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Belgian police raid 200 premises in drug operation linked to breach of encrypted phone network

More than 1,600 police and law enforcement officials conduct drug raids after the compromise of an encrypted mobile phone network that has parallels with EncroChat

Belgian police raided 200 premises this morning in what prosecutors describe as one of the biggest police operations conducted in the country.

The raids follows widespread reports that Belgium’s law enforcement agencies have compromised an encrypted mobile phone network.

Belgian prosecutors refused to comment on whether they had gained access to the Sky ECC phone network. “We do not confirm, we do not deny. We don’t say anything about this,” a spokesman for the Federal Prosecutor’s Office told Computer Weekly.

Sky ECC did not respond to questions from Computer Weekly. The company’s Belgian site was offline today.

The Federal Prosecutor’s office said 1,600 Belgian law enforcement officers took part in coordinated raids between 5am and 11am today.

Police seized evidence and made arrests, with operations centring on the Antwerp region.

The operation followed two and a half years of planning, said a spokesman. Belgian prosecutors gave the go-ahead for the operation a year ago.

Police investigations focused on drugs, but also money laundering and bribery.

“We have to take all the information that we get today, and it will slowly take months or weeks or more – so we have a lot of work,” said the spokesman.

“Quite possibly there are links with other countries, but the investigation is purely Belgian.”

According to reports in Belgium, the police investigation focused on networks of people using Sky ECC cryptophones.

Sky ECC became the communication tool of choice for organised crime after French and Dutch police compromised the EncroChat encrypted mobile phone service last year.

The UK’s National Crime Agency, the Metropolitan Police and Regional Organised Crime Units made hundreds of arrests around the UK after the French gendarmerie shared intercepted messages from EncroChat phones with UK law enforcement.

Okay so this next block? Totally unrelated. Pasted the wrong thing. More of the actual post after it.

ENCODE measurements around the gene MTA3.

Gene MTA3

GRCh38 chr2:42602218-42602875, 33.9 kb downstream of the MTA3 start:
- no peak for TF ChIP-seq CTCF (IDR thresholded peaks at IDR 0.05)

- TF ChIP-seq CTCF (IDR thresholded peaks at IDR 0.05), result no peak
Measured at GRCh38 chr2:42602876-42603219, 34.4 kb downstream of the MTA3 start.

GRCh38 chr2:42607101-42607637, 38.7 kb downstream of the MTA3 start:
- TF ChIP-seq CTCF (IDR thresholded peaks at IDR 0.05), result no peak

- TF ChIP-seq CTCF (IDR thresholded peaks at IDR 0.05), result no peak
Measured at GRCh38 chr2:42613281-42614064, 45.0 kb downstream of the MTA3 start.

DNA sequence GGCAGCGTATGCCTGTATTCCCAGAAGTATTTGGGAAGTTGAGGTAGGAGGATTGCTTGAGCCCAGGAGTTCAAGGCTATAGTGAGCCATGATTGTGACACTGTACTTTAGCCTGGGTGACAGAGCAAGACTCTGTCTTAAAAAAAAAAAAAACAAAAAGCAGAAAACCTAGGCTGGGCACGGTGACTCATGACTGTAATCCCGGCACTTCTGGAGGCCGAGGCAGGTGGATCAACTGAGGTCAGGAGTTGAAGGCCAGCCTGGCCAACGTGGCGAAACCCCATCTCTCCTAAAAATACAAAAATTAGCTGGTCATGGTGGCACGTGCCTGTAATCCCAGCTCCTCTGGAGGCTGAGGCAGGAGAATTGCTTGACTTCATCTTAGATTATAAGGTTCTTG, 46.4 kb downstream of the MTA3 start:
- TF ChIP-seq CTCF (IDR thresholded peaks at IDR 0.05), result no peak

Belgian’s federal computer crime unit is claimed to have gained access to tens of thousands of messages exchanged by drug gangs using Sky ECC.

Sky ECC bills itself as the “most secure messaging platform you can buy”. It supplies phones that offer self-destructing messages, secure audio messages, a secure encrypted vault, and an app that in “stealth mode” can disguise itself as a calculator.

Modified phones, which are available in Android and iOs, can be bought online or through “authorised partners” for between €900 and €2,000, depending on model.

The phones are modified to remove the camera, microphone and GPS to make them more secure. Uses can wipe the contents of the phone using a “panic” password.

The service costs €2,200 a year and can be paid for in bitcoin, making it more difficult to trace the phones’ ownership.

Sky ECC is marketed by Sky Global, a privately owned company based in Vancouver, Canada. It said it released its phone 10 years ago.

The EncroChat mobile phone network was found to have 60,000 users worldwide and about 10,000 in the UK, and led to hundreds of arrests in the UK after it was compromised by French police, who were able to infect the phones with a malware implant.

The resulting investigations in the UK, dubbed Operation Venetic, resulted in hundreds of arrests, the seizure of tens of millions in cash, illegal firearms including AK-47 assault rifles, submachine guns and grenades, tonnes of class A and B drugs and illicit Valium, luxury cars and luxury watches.

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